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Review of "Ophelia Speaks"

By Sara Shandler
Harper Perennial, 1999
Review by Christian Perring, Ph.D. on Feb 24th 2002
Ophelia SpeaksIn Reviving Ophelia, Mary Pipher argued that the country's young women are in a sorry state, experiencing discrimination and pressure from peers, parents, and the media. Teen Sara Shandler read Pipher's book and was very impressed - she felt that it mirrored her experience. But she also felt that the book did not allow girls to speak in their own voices, and this led her to the idea for her book. In Ophelia Speaks, Shandler collects writing by teens from across the country describing their experiences of eating disorders, self-cutting, drugs, alcohol, rape, pregnancy, death, abuse, loss, depression, stress, and harassment as well as positive experiences of friends, family, faith, and sexuality.

In each chapter Shandler talks a little about her own experience as it relates to the topic at hand, and she introduces a few selections from the contributions by other writers. Some are anonymous, some are named, and all give the age and geographical location of the writer. Shandler herself was 16 when she started the project, and when the book was published she was a student at Wesleyan University. She is articulate and interesting in talking about herself and her experience in putting these writings together.

Many of the contributions are also interesting and even moving, and this book is a quick read. Maybe some girls will find it inspiring or reassuring to read about the experience of others, and maybe some parents will find the book informative as a way of getting a sense of what their daughters' lives are like. But readers need to keep in mind that this collection of stories is highly selective, and very likely does not represent the experience of many young women. Some readers may share my reaction on learning more and more about Shandler's experience with each chapter; as I read on, I reflected that I don't have much interest in her life. While she comes across as likable and forthright, there's nothing very exceptionable about her, and I would have preferred if she devoted less space to herself.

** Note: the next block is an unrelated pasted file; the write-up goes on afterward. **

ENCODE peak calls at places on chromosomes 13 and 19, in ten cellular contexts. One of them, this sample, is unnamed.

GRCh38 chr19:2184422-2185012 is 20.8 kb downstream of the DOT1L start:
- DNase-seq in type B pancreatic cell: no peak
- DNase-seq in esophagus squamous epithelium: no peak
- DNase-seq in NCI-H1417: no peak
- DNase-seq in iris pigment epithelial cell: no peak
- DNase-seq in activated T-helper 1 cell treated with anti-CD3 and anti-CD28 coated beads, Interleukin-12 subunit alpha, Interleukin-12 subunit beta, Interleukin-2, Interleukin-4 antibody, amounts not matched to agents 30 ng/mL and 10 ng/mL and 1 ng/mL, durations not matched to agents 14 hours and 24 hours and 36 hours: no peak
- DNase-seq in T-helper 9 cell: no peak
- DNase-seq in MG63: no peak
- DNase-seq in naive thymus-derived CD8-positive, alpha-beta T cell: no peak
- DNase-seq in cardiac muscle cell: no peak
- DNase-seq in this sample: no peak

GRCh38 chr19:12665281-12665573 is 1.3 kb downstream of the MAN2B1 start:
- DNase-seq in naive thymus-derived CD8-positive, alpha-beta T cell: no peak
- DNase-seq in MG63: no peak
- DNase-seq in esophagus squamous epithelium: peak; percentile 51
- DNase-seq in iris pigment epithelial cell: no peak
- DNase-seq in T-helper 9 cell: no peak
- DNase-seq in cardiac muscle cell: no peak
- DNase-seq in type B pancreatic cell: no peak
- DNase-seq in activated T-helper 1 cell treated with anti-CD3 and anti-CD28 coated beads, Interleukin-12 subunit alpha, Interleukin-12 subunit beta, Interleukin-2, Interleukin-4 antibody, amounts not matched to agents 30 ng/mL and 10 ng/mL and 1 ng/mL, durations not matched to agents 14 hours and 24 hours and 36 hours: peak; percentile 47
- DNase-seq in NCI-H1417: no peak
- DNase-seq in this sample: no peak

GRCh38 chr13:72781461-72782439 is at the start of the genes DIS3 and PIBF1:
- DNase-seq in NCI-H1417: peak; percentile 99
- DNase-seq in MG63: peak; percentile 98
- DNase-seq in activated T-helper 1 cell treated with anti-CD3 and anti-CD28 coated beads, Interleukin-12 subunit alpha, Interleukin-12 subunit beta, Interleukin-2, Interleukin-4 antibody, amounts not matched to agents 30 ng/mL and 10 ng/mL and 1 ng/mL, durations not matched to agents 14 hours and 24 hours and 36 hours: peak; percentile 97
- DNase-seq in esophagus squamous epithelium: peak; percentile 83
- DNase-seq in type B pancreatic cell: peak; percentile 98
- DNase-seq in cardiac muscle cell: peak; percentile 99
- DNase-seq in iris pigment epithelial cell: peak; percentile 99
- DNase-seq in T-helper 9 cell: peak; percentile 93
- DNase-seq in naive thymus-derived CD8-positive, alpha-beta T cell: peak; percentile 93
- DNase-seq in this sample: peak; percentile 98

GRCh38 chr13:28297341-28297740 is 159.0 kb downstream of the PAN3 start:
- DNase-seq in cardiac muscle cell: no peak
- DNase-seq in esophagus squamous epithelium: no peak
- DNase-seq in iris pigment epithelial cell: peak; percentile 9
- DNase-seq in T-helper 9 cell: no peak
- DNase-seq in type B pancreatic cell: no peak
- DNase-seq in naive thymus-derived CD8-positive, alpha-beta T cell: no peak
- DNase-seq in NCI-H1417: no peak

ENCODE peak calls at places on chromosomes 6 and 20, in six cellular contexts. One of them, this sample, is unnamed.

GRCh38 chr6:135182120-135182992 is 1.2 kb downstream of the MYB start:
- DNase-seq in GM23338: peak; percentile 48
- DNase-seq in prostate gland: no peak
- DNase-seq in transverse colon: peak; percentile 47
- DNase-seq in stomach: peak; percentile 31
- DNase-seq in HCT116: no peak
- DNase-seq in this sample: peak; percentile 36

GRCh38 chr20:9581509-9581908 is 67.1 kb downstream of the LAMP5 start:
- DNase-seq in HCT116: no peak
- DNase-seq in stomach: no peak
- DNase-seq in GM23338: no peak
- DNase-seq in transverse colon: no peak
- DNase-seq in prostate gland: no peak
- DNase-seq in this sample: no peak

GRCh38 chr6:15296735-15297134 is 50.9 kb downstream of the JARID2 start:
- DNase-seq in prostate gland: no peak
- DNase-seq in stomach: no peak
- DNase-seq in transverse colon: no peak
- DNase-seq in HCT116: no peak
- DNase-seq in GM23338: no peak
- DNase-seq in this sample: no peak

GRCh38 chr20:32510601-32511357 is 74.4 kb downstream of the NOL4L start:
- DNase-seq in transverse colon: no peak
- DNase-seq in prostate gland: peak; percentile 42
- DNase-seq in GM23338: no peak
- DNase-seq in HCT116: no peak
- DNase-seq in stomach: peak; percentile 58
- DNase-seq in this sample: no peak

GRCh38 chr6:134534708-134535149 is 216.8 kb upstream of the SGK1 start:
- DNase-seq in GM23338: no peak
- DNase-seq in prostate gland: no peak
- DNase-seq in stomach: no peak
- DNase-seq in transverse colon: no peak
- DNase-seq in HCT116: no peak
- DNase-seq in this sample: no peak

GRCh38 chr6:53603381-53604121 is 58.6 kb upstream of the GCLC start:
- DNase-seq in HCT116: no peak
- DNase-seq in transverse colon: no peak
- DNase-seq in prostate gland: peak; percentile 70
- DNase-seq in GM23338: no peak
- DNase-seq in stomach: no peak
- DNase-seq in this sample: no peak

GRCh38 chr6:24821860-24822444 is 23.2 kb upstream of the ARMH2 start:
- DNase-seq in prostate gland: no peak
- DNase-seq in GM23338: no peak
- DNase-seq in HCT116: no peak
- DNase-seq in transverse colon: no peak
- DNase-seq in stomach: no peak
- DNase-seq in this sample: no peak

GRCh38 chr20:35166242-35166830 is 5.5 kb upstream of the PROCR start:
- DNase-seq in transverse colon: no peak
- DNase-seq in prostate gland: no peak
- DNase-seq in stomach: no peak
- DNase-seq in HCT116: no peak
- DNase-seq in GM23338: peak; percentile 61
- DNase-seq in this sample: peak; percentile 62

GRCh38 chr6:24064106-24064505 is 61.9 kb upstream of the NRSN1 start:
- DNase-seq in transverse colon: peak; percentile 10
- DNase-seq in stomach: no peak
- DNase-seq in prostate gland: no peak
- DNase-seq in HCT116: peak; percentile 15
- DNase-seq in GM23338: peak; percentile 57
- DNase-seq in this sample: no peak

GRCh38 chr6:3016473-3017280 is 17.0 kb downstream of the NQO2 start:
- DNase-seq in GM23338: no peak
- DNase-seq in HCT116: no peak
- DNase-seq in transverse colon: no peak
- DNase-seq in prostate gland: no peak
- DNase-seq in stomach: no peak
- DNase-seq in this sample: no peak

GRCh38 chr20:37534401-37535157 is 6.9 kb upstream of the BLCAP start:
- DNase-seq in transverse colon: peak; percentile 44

Furthermore, while the individual pieces by the contributors are all good, they are short and don't leave readers much the wiser about what it was really like to go through those experiences. What's more, and here I'm afraid I'm going to sound tremendously unsympathetic, but there it is, most of these girls don't have much to say that isn't about themselves. I am happy for people to express themselves, but I'm not sure exactly what others will gain from reading these pieces. My favorite piece in the book is at the end, "Fight Girl Power," by Emily Carmichael, 15, from a city in the Northeast. Emily's piece is a little angry and didactic, and I'm not sure if it is entirely coherent, but it's got an energy and criticality that most of the other pieces lack, and especially welcome is the fact that it is more about the world and the idea of "girl power" than a revelation of her unfortunate experiences.

So Ophelia Speaks may be of limited interest. Nevertheless, fans of Reviving Ophelia should find it an interesting resource.

© 2002 Christian Perring. First Serial Rights.

    Christian Perring, Ph.D., is Chair of the Philosophy Department at Dowling College, Long Island. He is editor of Metapsychology Online Review. His main research is on philosophical issues in psychiatry. He is especially interested in exploring how philosophers can play a greater role in public life, and he is keen to help foster communication between philosophers, mental health professionals, and the general public.

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